U.K. FCA Extends Temporary Registration Regime for Crypto Firms

Jafrin  |  Jun 3, 2021

The U.K. financial market regulator, Financial Conduct Authority (FCA), has extended the Temporary Registrations Regime (TRR) for crypto firms to operate until March 31, 2022, even if they are not approved.

U.K. FCA Extends Its TRR For Existing Crypto Firms

The U.K.’s Financial Conduct Authority (FCA) has extended its temporary registration regime (TRR) for existing cryptocurrency businesses. Now crypto firms can operate under a temporary licensing regime until March 31, 2022.

The TRR was established last December to allow existing crypto firms that have already submitted registration applications to operate until July 9, 2021.

The announcement by the Financial Conduct Authority (FCA) to extend the TRR until March 31, 2022, comes as the approval process is substantially delayed on the part of the regulator.

“The Temporary Registration Regime is for existing cryptoasset businesses which have applied for registration before 16 December 2020, and whose applications are still being assessed. This is to enable those existing businesses to continue to trade after 9 January 2021 until 9 July 2021, pending the FCA’s determination of their application” reads the announcement release.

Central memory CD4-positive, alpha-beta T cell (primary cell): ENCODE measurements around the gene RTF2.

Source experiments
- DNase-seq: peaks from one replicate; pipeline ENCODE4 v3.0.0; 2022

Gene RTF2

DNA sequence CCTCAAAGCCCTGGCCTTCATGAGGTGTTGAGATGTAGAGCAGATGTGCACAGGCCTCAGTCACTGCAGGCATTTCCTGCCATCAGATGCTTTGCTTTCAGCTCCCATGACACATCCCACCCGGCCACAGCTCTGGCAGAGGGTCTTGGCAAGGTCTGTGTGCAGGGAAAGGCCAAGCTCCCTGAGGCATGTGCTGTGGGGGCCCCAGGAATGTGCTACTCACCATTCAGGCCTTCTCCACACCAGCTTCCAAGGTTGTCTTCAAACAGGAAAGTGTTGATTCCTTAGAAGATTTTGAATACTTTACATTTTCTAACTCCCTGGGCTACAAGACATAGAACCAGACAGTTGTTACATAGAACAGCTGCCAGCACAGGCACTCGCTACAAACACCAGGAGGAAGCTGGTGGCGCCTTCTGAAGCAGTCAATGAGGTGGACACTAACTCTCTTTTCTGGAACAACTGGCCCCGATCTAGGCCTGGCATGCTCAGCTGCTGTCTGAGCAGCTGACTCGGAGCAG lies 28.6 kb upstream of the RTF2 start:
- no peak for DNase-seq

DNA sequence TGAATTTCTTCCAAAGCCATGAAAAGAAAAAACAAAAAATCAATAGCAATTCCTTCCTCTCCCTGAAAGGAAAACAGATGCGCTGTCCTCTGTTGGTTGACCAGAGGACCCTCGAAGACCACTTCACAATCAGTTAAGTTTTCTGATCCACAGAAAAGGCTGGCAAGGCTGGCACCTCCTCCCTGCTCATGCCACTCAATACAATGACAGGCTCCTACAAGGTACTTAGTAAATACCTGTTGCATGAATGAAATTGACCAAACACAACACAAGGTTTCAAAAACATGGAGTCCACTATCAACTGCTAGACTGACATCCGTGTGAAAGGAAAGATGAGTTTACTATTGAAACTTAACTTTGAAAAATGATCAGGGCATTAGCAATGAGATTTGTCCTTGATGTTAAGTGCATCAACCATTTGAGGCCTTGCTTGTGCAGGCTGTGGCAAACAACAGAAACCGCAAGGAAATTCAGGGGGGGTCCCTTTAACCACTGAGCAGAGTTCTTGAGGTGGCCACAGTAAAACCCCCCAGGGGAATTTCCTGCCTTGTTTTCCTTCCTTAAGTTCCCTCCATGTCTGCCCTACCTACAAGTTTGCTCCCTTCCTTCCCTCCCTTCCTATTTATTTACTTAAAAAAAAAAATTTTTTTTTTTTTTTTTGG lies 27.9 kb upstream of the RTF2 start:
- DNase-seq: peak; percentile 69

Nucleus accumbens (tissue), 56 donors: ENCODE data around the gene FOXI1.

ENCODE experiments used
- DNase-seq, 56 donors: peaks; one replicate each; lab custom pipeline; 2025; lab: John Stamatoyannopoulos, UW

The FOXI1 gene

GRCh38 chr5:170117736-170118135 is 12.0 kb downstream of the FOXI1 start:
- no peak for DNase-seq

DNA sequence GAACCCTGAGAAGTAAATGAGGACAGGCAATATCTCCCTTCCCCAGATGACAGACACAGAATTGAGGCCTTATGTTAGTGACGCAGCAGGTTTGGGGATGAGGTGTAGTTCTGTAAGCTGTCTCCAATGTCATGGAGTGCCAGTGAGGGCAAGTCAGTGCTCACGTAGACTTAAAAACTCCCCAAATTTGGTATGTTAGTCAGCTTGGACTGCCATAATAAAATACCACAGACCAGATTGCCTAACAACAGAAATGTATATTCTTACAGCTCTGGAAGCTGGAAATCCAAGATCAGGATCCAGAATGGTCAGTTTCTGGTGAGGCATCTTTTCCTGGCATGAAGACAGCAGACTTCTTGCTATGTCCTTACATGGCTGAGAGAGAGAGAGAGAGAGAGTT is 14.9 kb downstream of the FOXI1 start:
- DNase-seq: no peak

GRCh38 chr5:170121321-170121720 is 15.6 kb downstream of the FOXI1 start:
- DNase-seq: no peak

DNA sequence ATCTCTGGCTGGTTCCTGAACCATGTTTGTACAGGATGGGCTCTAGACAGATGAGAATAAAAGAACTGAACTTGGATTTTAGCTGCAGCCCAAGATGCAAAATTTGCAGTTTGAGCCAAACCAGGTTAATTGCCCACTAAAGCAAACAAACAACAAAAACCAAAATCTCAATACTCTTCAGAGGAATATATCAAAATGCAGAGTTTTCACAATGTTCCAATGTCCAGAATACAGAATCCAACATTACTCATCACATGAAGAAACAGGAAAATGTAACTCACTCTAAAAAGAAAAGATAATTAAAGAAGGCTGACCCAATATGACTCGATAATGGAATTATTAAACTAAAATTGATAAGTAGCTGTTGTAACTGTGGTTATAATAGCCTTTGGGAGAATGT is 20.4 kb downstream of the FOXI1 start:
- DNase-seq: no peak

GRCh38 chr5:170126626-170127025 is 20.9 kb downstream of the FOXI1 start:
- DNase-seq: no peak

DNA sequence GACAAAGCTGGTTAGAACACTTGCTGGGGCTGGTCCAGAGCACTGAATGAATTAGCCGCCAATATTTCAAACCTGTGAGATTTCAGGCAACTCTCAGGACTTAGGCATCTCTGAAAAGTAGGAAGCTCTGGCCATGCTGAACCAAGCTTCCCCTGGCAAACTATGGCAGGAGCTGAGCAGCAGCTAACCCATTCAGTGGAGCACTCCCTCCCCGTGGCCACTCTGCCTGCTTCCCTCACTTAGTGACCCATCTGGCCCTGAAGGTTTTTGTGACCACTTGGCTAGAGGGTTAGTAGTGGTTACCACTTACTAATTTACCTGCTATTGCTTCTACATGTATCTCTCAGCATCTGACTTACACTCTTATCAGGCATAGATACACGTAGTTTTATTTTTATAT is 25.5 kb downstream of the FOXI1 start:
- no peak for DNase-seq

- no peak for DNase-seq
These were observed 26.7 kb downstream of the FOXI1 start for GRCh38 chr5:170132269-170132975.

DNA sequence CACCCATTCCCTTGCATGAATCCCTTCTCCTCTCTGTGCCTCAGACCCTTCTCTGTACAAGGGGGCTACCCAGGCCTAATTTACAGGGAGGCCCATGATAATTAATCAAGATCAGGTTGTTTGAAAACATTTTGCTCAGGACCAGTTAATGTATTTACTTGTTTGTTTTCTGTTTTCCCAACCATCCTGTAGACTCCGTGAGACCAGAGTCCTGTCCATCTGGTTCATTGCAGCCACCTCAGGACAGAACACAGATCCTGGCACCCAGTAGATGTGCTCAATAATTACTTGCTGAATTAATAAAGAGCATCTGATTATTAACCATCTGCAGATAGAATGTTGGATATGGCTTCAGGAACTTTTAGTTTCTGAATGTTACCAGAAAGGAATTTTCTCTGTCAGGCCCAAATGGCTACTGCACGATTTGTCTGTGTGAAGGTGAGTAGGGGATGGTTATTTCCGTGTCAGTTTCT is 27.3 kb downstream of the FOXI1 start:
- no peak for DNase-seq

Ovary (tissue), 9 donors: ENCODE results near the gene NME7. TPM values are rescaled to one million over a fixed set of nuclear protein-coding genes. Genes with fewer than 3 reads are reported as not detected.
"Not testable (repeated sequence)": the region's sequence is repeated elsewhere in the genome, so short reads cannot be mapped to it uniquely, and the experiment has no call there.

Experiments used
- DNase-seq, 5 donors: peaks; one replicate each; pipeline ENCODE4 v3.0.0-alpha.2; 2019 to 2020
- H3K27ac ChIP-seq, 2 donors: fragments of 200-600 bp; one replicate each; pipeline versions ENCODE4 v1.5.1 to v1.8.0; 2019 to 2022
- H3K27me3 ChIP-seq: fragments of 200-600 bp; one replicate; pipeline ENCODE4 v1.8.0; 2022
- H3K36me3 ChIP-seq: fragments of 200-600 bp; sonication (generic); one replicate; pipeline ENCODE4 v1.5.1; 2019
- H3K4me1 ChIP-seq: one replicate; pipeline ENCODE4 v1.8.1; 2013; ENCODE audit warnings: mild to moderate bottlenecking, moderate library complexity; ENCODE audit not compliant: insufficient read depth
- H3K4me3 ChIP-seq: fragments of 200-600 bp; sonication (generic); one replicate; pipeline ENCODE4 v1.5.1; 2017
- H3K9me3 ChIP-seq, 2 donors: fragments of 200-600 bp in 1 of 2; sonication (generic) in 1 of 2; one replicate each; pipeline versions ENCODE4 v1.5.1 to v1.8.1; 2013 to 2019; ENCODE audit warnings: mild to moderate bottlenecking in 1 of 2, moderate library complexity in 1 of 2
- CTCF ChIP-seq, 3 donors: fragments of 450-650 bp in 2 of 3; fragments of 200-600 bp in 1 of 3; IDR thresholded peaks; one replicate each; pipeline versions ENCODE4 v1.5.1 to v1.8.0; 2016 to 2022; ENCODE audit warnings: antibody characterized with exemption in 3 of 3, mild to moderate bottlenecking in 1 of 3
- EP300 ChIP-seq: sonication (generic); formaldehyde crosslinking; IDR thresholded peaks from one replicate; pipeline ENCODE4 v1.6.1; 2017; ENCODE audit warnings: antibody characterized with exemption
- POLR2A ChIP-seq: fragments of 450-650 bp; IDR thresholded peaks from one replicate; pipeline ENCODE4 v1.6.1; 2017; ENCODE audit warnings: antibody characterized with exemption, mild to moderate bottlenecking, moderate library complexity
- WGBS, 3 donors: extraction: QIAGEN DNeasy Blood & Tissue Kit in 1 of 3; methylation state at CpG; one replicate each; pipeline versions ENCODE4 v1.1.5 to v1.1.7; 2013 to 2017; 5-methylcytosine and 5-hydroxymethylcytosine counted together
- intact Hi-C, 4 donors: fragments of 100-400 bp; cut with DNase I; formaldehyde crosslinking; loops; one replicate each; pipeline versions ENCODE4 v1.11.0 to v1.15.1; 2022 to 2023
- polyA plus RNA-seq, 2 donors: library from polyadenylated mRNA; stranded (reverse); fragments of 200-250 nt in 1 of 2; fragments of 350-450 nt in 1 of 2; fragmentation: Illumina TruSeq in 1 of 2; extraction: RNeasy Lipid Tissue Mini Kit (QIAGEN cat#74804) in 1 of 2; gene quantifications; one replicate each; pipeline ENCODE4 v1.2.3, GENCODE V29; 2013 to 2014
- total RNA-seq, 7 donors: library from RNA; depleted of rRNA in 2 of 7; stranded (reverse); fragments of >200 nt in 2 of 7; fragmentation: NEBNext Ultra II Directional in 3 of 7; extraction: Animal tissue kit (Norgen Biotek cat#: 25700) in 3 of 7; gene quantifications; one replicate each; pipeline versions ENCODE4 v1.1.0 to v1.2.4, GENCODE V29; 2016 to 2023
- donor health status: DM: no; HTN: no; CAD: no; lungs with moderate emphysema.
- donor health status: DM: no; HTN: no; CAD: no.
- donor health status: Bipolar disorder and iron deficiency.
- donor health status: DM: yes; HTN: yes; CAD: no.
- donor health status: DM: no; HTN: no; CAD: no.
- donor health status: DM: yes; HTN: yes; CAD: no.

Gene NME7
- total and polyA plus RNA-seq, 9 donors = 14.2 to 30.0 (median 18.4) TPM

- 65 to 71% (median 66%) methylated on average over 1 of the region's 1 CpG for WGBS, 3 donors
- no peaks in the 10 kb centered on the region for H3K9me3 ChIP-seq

Recently, the FCA had announced that a significant number of crypto businesses in the U.K. were not meeting the required standards under the Anti-Money Laundering regulations and are withdrawing their applications.

To date, only a handful of crypto businesses, including Gemini and Archax, have been cleared by the regulator.

FCA Will Only Register Crypto Firms Compliant with AML Laws

Initially, the FCA set the registration deadline for January 10, 2021, mandating all existing and new crypto companies to register before that. However, the regulatory agency was not able to assess and register all firms due to the complexity and standard of the applications received, and the pandemic restricting its plans.

The extended date now allows British crypto firms to continue carrying on their operations whilst the FCA continues with its robust assessment. The FCA will now only register firms when it's fully confident that the crypto companies are completely compliant with anti-money laundering and anti-terrorism laws.

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